Databases on Cloud

Cloud Storage provides whatever amount of storage you require, on an immediate basis. It is persistent. It can be accessed in a variety of ways, both in the data center where the cloud is housed, as well as via the Internet. If you obtain this from an external provider, it is purchased on a pay as you go basis. You do not manage it, you use it, and the service provider manages it.

Cloud systems should be geographically dispersed to reduce their vulnerability due to earthquakes and other catastrophes, which increase technical challenge on a great level of distributed data interpretability and mobility. Data interoperability is even more essential in the future as one component of a multi-faceted approach to many applications; many open challenges still remain such as cloud data security and the efficiency of query processing in the cloud.

Cloudy Despite the potential cost advantages, cloud-based implementations of the functionality found in traditional databases face significant new challenges, and it appears that traditional database architectures are poorly equipped to operate in a cloud environment. For example, a modern database system generally assumes that it has control over all hardware resources (so as to optimize queries) and all requests to data (so as to guarantee consistency). Unfortunately, this assumption limits scalability and flexibility, and does not correspond to the cloud model where hardware resources are allocated dynamically to applications based on current requirements. Furthermore, cloud computing mandates a loose coupling between functionality (such as data management) and machines. Cloudy is a vehicle for exploring design issues such as relaxed consistency models and the cost efficiency of running transactions in the cloud. One key idea is to employ a reservation pattern in which updates are reserved before they are actually committed – in some sense, a generalization of 2-phase commit in which the ability to commit is reserved before the actual commit itself.

Generic structures allow the creation of an arbitrary number of tables with arbitrary shapes. A Universal Table is a generic structure with a Tenant column, a Table column, and a large number of generic data columns. The data columns have a flexible type, such as VARCHAR, into which other types can be converted. The nth column of each logical source table for each tenant is mapped into the nth data column of the Universal Table. As a result, different tenants can extend the same table in different ways. By keeping all of the values for a row together, this approach obviates the need to reconstruct the logical source tables. However it has the obvious disadvantage that the rows need to be very wide, even for narrow source tables, and the database has to handle many null values. While commercial relational databases handle nulls fairly efficiently, they nevertheless use some additional memory. Perhaps more significantly, fine-grained support for indexing is not possible: either all tenants get an index on a column or none of them do. As a result of these issues, additional structures must be added to this approach to make it feasible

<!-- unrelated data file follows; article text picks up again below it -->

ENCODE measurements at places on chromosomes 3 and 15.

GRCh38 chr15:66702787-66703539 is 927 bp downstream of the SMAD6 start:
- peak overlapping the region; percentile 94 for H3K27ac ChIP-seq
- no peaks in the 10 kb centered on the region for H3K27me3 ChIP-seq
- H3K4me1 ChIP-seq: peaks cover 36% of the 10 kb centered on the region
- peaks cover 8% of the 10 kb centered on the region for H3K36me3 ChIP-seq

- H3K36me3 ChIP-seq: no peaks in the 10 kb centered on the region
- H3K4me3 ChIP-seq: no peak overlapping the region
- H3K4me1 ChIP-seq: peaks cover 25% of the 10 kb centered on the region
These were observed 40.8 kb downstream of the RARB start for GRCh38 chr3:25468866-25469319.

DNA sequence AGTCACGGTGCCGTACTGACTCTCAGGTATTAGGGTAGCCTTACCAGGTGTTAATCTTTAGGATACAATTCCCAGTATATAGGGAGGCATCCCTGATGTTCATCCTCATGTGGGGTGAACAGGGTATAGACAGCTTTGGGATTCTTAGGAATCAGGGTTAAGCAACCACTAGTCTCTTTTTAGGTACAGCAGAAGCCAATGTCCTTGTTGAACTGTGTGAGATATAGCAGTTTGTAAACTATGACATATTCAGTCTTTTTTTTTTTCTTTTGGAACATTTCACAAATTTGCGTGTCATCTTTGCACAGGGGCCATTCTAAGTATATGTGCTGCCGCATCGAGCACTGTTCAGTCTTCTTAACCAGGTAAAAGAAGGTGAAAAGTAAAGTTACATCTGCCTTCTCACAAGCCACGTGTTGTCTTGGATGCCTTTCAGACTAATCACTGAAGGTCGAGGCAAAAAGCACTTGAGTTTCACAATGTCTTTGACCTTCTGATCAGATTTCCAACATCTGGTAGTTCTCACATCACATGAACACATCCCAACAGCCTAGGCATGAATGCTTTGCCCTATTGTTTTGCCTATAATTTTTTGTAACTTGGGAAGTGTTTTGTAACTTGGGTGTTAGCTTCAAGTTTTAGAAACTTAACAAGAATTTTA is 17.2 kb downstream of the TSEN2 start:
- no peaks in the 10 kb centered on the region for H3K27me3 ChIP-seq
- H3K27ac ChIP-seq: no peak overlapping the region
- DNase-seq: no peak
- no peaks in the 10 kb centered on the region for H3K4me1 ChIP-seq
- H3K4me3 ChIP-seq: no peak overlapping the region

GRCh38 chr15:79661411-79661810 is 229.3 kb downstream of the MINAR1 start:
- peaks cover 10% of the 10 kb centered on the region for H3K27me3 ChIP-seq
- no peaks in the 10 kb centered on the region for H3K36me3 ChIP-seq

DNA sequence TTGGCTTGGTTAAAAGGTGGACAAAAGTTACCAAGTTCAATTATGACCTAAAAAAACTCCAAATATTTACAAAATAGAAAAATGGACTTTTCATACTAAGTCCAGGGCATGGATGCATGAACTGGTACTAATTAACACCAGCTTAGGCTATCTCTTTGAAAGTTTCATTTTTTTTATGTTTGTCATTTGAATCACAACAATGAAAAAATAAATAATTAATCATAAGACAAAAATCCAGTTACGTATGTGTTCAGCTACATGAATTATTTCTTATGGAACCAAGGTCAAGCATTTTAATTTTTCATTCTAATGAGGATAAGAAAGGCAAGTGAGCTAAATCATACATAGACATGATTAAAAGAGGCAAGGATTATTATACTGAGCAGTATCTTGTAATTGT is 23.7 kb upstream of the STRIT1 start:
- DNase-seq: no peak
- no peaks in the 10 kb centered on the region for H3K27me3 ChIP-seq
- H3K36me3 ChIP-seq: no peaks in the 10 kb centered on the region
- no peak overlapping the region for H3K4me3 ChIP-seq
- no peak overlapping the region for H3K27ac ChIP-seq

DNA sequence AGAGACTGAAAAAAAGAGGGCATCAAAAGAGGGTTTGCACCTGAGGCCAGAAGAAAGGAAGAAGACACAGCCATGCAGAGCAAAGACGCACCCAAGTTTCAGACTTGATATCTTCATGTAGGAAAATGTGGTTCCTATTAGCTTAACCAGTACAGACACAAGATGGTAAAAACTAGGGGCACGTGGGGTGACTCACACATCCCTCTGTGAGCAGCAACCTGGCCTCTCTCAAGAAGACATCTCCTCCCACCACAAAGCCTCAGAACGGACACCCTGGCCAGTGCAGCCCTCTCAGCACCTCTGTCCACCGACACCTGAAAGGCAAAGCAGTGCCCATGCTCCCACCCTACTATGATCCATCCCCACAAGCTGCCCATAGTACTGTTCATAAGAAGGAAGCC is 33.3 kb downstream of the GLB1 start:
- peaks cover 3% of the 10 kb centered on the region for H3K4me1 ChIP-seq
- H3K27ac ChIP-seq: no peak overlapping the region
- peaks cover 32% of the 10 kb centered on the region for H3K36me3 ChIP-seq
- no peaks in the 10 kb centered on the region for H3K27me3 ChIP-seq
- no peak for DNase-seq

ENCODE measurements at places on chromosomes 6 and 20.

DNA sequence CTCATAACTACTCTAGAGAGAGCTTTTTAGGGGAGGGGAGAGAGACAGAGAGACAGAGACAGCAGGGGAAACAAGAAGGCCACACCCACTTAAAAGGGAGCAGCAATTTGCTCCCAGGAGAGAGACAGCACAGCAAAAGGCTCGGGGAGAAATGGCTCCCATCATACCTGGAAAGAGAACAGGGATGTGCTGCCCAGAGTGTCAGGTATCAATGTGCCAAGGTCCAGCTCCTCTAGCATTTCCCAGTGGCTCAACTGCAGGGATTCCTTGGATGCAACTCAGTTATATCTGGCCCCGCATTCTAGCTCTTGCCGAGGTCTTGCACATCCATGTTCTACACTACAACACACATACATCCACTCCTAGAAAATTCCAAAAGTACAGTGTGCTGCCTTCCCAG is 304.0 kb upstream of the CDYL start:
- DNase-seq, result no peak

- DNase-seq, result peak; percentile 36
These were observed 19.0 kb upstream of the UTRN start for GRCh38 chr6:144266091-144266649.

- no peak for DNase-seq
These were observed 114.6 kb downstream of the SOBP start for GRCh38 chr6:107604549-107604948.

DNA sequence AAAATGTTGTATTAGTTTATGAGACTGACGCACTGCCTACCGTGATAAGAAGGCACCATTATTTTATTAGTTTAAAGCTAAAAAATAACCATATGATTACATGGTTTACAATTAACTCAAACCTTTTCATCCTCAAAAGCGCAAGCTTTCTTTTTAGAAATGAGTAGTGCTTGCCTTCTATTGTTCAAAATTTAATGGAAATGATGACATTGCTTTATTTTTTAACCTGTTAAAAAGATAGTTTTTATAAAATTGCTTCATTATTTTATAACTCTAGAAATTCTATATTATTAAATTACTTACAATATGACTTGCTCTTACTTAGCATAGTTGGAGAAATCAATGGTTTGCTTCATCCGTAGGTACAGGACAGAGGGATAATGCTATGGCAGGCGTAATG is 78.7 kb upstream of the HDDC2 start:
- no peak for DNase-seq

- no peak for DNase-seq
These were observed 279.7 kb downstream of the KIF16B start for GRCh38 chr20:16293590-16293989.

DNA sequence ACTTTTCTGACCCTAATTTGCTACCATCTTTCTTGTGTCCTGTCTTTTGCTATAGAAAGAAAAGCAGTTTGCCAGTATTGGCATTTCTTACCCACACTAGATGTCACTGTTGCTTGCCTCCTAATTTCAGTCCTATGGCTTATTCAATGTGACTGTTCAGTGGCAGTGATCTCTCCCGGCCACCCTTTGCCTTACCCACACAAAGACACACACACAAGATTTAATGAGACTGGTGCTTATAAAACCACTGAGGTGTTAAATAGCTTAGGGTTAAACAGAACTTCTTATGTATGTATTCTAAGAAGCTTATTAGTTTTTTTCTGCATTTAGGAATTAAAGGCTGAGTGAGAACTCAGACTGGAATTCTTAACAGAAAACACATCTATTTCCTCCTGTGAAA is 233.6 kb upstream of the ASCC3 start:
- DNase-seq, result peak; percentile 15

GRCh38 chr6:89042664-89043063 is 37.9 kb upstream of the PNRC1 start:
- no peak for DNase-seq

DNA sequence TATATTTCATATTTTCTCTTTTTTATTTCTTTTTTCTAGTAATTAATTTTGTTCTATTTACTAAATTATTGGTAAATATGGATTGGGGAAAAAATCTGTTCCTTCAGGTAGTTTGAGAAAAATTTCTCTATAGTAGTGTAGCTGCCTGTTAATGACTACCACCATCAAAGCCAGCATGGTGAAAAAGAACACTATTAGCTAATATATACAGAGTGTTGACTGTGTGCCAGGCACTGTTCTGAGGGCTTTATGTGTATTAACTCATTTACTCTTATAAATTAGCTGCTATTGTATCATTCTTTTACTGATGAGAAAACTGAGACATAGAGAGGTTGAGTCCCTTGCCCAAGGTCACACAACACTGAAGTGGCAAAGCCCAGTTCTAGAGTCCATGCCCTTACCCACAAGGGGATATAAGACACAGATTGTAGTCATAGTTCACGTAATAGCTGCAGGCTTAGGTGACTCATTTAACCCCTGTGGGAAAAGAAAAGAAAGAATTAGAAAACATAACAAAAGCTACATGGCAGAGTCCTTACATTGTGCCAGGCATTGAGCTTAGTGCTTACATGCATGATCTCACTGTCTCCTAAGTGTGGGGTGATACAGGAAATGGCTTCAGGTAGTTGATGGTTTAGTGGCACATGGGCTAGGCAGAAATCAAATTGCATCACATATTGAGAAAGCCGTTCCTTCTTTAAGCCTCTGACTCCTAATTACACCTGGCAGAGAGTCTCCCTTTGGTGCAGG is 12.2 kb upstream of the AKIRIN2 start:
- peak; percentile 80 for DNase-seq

Cloud based applications need high scalability and availability at low and controlled cost. In the 1960s, most of the database applications were used to maintain cash flow i.e. simple debit and credit transactions. For any organization it was easy to spend a large portion of the IT budged on database software and administration. In the meantime, applications have been changed and there is tremendous growth in data and databases only solve a relatively small fraction of problem. As of today, utility computing is not limited only to the single database system for support and high performance, it requires many interactive applications.

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